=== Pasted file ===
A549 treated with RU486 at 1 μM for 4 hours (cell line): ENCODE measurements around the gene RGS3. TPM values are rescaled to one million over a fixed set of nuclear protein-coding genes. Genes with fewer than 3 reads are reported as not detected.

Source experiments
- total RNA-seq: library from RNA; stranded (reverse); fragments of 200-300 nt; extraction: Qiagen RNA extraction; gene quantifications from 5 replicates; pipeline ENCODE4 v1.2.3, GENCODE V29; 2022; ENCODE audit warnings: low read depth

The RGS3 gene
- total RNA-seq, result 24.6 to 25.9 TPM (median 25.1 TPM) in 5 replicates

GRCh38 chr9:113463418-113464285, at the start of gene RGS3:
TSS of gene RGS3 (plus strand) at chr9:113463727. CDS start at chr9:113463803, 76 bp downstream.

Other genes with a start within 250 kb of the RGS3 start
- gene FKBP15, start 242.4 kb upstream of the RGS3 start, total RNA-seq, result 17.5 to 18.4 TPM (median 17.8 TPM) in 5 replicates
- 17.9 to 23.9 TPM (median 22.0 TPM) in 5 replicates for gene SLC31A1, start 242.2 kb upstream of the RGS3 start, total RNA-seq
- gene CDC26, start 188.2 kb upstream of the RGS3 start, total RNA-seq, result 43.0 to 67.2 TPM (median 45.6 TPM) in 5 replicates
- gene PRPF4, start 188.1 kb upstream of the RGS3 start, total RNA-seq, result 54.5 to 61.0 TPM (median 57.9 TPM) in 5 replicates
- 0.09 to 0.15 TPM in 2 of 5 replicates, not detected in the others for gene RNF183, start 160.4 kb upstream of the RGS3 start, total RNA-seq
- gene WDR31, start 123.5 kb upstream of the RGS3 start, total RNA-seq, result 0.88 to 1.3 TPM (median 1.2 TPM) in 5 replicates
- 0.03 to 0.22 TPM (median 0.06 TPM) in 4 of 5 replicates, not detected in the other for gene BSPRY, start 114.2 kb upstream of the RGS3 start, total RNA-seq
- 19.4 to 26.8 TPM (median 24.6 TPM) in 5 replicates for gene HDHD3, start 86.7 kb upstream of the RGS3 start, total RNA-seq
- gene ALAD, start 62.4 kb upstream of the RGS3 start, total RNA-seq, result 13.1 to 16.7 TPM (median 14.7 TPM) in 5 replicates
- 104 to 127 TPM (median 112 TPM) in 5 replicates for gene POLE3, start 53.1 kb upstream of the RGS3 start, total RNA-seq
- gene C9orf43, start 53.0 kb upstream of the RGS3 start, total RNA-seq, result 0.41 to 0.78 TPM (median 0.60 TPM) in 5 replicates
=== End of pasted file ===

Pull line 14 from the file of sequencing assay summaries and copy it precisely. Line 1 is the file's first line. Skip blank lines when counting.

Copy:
- gene WDR31, start 123.5 kb upstream of the RGS3 start, total RNA-seq, result 0.88 to 1.3 TPM (median 1.2 TPM) in 5 replicates